But even Mrs. Albright, normally a persuasive speaker, can’t bring herself to lie convincingly when discussing the Markale marketplace massacre of February 1994: “It’s very hard to believe any country would do this to their own people, and therefore, although we do not exactly know what the facts are, it would seem to us that the Serbs are the ones that probably have a great deal of responsibility.” (“Senior official admits to secret U.N. report on the Sarajevo massacre,” Deutsch Presse-Agentur, June 6, 1996). Of course, her remarks were only reported overseas, and for most American journalists anything that’s not reported in English never occurred. If Albright can ensure that her tepid lies stay out of the American media, the administration’s propaganda campaign will continue to succeed.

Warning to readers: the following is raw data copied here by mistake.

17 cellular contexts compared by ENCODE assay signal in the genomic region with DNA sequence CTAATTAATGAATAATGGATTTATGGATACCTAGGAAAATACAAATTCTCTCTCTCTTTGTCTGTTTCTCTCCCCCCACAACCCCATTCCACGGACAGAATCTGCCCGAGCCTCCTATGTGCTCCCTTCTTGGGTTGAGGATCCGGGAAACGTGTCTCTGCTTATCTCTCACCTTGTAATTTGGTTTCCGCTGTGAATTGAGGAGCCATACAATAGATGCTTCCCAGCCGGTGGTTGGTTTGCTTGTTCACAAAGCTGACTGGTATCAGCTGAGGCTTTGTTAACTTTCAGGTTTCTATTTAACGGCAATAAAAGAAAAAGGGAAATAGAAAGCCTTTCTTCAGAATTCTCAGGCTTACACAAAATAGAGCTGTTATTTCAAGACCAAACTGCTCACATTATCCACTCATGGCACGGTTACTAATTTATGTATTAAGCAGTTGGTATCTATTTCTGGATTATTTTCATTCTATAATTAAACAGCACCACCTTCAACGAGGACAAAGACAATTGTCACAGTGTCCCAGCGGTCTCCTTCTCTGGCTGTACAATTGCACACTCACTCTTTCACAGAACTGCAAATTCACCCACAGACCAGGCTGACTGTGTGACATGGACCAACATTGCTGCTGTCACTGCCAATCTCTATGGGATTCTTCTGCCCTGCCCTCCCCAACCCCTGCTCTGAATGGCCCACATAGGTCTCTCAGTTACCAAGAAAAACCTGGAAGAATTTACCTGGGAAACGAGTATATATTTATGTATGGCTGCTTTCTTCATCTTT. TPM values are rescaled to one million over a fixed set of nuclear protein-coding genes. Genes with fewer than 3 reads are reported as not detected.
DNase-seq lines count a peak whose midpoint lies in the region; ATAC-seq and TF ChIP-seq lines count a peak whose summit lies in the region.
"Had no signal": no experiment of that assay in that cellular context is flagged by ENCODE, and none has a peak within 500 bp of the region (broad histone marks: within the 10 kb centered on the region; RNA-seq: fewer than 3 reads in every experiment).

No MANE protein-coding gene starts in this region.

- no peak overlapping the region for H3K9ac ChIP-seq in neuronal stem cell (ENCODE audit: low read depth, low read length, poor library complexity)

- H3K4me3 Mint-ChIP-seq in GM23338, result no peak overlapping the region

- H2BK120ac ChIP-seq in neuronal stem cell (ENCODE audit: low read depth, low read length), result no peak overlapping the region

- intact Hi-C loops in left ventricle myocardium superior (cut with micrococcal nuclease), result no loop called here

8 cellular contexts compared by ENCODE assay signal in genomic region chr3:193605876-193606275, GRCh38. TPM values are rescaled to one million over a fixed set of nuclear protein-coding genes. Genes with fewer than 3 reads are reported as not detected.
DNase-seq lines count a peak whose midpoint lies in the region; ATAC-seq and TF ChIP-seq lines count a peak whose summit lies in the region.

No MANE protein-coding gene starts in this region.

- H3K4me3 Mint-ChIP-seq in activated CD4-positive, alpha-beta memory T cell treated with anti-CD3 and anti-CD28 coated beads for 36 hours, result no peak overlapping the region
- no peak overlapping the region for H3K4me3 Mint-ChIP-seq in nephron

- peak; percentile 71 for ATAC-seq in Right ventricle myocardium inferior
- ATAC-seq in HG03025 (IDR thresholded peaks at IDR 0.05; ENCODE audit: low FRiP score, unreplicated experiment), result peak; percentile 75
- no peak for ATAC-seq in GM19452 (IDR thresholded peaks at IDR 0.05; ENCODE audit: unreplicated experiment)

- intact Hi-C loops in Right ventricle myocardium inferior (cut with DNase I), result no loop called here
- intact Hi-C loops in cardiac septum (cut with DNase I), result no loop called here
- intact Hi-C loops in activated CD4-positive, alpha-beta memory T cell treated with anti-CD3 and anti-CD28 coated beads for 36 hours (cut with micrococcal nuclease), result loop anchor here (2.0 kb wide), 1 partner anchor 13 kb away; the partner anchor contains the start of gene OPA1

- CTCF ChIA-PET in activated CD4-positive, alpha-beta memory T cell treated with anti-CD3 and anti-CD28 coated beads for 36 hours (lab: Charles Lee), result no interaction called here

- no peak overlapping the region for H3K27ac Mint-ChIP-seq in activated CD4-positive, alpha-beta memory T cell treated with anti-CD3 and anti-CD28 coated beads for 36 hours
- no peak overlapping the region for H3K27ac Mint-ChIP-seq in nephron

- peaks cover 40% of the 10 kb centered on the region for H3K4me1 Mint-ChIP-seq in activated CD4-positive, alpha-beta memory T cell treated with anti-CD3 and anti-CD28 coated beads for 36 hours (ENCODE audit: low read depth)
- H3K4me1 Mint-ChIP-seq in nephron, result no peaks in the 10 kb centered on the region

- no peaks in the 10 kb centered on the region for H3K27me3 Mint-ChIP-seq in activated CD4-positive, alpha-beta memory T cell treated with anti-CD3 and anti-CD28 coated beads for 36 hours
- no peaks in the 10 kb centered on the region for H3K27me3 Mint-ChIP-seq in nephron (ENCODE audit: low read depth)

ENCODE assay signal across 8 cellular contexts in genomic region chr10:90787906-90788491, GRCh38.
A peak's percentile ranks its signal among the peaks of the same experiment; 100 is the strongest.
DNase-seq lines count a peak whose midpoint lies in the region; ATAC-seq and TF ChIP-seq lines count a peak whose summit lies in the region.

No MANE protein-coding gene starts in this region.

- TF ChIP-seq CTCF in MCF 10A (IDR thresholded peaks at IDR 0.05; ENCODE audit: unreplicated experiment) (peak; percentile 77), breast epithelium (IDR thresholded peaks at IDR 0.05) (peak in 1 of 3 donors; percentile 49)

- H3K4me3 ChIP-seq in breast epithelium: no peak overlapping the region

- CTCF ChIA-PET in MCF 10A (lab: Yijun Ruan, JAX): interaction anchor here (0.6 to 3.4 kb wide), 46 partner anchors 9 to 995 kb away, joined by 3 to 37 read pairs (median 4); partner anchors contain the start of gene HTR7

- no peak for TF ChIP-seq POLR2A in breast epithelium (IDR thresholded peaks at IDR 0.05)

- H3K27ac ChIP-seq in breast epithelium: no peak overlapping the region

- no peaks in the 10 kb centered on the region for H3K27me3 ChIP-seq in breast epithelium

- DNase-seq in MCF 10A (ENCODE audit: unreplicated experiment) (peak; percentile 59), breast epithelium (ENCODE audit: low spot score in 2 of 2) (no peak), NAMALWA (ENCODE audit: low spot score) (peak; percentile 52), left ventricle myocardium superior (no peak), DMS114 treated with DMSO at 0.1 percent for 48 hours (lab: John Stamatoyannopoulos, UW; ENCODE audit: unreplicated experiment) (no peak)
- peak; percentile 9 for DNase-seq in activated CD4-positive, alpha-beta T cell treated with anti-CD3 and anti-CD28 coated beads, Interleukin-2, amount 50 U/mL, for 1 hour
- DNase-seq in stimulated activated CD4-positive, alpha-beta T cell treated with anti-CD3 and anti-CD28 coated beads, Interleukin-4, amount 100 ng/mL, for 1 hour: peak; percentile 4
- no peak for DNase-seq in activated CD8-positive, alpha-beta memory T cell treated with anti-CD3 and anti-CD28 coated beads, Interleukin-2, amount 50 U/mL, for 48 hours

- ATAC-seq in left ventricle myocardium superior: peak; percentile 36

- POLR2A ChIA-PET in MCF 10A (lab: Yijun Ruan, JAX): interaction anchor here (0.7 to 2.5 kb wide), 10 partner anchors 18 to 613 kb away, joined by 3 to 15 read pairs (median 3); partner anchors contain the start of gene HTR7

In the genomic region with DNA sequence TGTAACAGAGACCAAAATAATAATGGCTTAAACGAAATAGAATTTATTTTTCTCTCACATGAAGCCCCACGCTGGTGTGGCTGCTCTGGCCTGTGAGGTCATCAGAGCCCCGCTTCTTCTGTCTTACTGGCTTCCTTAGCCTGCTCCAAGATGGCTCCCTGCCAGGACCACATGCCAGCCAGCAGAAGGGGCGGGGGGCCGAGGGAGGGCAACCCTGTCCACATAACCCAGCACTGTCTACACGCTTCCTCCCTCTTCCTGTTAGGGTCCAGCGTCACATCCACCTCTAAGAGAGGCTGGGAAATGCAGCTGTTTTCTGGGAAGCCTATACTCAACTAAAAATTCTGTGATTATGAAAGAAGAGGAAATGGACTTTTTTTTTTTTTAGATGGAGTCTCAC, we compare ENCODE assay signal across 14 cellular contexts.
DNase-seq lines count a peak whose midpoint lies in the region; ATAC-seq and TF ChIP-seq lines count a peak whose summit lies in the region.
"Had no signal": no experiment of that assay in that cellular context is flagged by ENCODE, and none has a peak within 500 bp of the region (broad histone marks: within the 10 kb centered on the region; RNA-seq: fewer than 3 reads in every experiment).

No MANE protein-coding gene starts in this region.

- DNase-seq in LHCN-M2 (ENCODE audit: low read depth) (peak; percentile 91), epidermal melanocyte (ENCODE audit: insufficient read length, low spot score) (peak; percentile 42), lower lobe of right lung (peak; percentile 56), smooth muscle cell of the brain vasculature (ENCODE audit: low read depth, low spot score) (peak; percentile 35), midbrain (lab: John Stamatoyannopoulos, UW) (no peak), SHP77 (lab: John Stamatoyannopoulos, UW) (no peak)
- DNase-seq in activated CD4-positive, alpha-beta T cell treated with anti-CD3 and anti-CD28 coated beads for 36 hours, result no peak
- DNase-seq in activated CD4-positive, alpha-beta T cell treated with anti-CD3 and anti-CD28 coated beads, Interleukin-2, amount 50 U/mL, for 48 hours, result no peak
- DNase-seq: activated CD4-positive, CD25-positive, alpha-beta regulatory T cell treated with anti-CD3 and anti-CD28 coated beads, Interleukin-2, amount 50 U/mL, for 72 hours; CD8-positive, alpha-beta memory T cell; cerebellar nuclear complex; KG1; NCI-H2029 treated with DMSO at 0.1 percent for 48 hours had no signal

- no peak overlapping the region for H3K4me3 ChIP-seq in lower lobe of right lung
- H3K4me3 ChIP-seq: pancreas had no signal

Albright’s dedication to military intervention may be outweighed only by her zeal for “family planning” (or more properly, “family banning”) as a tool of American foreign policy. It is appropriate, then, that her first public appearance on Capitol Hill as Secretary of State focused on contraceptive imperialism, and that her first trip abroad ended in Beijing, site of the infamous United Nations’ Fourth World Conference on Women, and home to the world’s most enlightened regime on matters of family planning. In her appearance on Capitol Hill, Albright argued that the United States could demonstrate its “world leadership” by leading the contraceptive charge. “One of the most important ways we contribute to sustainable development is through our support for international family planning. . . . Moreover, our voluntary family-planning programs serve our broader interests by elevating the status of women, reducing the flow of refugees, protecting the environment and promoting economic growth.” Perhaps Secretary Albright can combine her two passions by using our under-utilized military (under U.N. command, of course) to “elevat[e] the status of women” by forcing them to abort their children, have their tubes tied, or submit to IUD insertion. After all, what more noble cause could a refugee from the Nazis take up than the protection of America from the dark, unwashed hordes of the Third World?